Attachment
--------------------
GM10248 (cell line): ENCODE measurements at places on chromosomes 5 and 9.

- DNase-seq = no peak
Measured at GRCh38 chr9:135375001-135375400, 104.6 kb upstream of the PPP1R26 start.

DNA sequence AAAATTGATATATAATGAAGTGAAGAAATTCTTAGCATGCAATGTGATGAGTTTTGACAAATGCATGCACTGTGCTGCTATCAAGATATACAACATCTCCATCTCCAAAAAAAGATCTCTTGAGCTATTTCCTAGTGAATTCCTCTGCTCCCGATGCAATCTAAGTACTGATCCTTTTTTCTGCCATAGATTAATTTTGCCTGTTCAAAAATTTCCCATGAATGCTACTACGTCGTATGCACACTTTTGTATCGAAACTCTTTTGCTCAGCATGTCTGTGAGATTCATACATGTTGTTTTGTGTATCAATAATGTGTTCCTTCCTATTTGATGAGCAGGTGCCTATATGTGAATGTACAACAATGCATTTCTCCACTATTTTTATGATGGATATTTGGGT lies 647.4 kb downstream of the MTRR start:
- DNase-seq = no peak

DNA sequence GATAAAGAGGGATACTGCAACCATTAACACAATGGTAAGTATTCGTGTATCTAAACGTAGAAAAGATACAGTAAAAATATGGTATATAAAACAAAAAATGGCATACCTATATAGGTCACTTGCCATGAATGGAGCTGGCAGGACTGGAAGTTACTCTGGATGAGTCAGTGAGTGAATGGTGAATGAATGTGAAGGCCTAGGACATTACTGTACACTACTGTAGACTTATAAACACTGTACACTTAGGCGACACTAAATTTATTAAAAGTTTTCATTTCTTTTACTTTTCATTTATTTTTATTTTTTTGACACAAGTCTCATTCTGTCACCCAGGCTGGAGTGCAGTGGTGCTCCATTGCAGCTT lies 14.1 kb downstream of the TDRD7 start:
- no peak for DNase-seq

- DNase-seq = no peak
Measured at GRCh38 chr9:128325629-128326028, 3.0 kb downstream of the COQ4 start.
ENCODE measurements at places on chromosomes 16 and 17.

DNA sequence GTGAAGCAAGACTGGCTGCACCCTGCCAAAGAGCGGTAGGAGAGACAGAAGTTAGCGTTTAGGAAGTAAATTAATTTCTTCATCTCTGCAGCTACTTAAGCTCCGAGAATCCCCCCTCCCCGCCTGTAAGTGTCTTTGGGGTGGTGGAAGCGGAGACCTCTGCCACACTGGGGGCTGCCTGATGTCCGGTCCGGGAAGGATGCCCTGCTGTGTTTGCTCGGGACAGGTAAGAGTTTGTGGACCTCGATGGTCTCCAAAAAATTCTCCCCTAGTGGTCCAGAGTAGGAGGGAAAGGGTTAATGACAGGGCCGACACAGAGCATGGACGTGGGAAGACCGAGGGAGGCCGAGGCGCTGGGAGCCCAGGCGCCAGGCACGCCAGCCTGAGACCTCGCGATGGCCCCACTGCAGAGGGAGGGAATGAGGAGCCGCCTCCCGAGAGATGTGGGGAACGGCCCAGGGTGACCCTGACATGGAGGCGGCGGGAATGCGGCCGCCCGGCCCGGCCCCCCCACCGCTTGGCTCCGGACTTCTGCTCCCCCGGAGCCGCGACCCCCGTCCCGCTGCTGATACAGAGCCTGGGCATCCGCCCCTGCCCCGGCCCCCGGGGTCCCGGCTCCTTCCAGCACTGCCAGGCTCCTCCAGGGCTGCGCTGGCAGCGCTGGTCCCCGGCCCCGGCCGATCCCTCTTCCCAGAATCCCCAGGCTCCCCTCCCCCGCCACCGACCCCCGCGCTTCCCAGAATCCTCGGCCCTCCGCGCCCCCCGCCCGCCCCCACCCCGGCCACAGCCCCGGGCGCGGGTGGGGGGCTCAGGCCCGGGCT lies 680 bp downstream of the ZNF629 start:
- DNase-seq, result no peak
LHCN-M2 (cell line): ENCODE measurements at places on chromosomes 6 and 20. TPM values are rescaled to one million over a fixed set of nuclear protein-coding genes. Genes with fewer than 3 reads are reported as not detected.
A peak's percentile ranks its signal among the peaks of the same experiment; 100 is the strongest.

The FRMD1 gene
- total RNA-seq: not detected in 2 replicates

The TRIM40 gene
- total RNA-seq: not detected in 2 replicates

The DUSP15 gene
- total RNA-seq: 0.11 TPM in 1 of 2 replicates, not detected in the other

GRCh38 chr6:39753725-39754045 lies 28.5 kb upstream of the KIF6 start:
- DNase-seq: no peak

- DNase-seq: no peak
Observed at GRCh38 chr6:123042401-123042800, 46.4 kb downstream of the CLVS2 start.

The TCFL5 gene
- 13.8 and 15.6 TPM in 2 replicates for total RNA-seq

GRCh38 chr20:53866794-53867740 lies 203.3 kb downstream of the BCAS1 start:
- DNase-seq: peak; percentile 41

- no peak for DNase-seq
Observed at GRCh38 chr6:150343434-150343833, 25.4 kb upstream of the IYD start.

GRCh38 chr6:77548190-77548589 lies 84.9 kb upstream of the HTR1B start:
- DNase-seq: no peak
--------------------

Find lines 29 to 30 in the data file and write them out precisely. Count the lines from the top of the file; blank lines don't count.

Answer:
- no peak for DNase-seq
Observed at GRCh38 chr6:150343434-150343833, 25.4 kb upstream of the IYD start.